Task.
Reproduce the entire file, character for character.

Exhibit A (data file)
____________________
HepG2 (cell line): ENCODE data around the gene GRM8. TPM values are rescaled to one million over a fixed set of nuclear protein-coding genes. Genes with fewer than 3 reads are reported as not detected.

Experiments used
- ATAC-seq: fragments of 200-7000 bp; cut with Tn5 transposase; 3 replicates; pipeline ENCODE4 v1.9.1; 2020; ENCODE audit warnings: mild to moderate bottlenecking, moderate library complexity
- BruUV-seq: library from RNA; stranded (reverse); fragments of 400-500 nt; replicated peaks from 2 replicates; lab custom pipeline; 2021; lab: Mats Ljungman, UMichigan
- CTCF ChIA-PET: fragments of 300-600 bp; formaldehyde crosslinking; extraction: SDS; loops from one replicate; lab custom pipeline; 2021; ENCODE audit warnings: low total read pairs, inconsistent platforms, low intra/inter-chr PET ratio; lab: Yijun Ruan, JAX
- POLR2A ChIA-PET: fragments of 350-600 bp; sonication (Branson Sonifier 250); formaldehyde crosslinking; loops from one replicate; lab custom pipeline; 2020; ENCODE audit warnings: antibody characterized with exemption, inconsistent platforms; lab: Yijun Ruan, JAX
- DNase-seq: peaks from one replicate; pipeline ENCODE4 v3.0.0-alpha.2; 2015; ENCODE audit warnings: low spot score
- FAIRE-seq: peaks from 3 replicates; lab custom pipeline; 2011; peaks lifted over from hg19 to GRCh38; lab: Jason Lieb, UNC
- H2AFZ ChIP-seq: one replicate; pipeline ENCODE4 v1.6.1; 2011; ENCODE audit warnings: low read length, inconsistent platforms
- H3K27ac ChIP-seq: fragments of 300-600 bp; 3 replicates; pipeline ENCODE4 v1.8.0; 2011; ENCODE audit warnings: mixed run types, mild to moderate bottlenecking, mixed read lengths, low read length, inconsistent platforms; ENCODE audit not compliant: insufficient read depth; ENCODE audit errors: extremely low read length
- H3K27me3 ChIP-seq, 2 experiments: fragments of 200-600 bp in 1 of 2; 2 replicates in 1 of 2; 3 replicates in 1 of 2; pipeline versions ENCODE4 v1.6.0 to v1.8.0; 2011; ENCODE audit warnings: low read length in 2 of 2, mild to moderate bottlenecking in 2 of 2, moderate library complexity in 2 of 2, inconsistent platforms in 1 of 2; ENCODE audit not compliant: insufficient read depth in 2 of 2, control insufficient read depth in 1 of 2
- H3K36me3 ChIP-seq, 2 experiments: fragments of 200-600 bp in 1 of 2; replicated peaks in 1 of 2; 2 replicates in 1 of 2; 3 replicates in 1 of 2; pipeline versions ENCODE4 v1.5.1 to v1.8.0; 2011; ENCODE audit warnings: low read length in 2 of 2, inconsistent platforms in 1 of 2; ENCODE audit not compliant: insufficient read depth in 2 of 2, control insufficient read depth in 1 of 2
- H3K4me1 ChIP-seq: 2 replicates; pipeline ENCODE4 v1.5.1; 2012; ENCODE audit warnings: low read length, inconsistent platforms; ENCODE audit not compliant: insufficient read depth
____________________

HepG2 (cell line): ENCODE data around the gene GRM8. TPM values are rescaled to one million over a fixed set of nuclear protein-coding genes. Genes with fewer than 3 reads are reported as not detected.

Experiments used
- ATAC-seq: fragments of 200-7000 bp; cut with Tn5 transposase; 3 replicates; pipeline ENCODE4 v1.9.1; 2020; ENCODE audit warnings: mild to moderate bottlenecking, moderate library complexity
- BruUV-seq: library from RNA; stranded (reverse); fragments of 400-500 nt; replicated peaks from 2 replicates; lab custom pipeline; 2021; lab: Mats Ljungman, UMichigan
- CTCF ChIA-PET: fragments of 300-600 bp; formaldehyde crosslinking; extraction: SDS; loops from one replicate; lab custom pipeline; 2021; ENCODE audit warnings: low total read pairs, inconsistent platforms, low intra/inter-chr PET ratio; lab: Yijun Ruan, JAX
- POLR2A ChIA-PET: fragments of 350-600 bp; sonication (Branson Sonifier 250); formaldehyde crosslinking; loops from one replicate; lab custom pipeline; 2020; ENCODE audit warnings: antibody characterized with exemption, inconsistent platforms; lab: Yijun Ruan, JAX
- DNase-seq: peaks from one replicate; pipeline ENCODE4 v3.0.0-alpha.2; 2015; ENCODE audit warnings: low spot score
- FAIRE-seq: peaks from 3 replicates; lab custom pipeline; 2011; peaks lifted over from hg19 to GRCh38; lab: Jason Lieb, UNC
- H2AFZ ChIP-seq: one replicate; pipeline ENCODE4 v1.6.1; 2011; ENCODE audit warnings: low read length, inconsistent platforms
- H3K27ac ChIP-seq: fragments of 300-600 bp; 3 replicates; pipeline ENCODE4 v1.8.0; 2011; ENCODE audit warnings: mixed run types, mild to moderate bottlenecking, mixed read lengths, low read length, inconsistent platforms; ENCODE audit not compliant: insufficient read depth; ENCODE audit errors: extremely low read length
- H3K27me3 ChIP-seq, 2 experiments: fragments of 200-600 bp in 1 of 2; 2 replicates in 1 of 2; 3 replicates in 1 of 2; pipeline versions ENCODE4 v1.6.0 to v1.8.0; 2011; ENCODE audit warnings: low read length in 2 of 2, mild to moderate bottlenecking in 2 of 2, moderate library complexity in 2 of 2, inconsistent platforms in 1 of 2; ENCODE audit not compliant: insufficient read depth in 2 of 2, control insufficient read depth in 1 of 2
- H3K36me3 ChIP-seq, 2 experiments: fragments of 200-600 bp in 1 of 2; replicated peaks in 1 of 2; 2 replicates in 1 of 2; 3 replicates in 1 of 2; pipeline versions ENCODE4 v1.5.1 to v1.8.0; 2011; ENCODE audit warnings: low read length in 2 of 2, inconsistent platforms in 1 of 2; ENCODE audit not compliant: insufficient read depth in 2 of 2, control insufficient read depth in 1 of 2
- H3K4me1 ChIP-seq: 2 replicates; pipeline ENCODE4 v1.5.1; 2012; ENCODE audit warnings: low read length, inconsistent platforms; ENCODE audit not compliant: insufficient read depth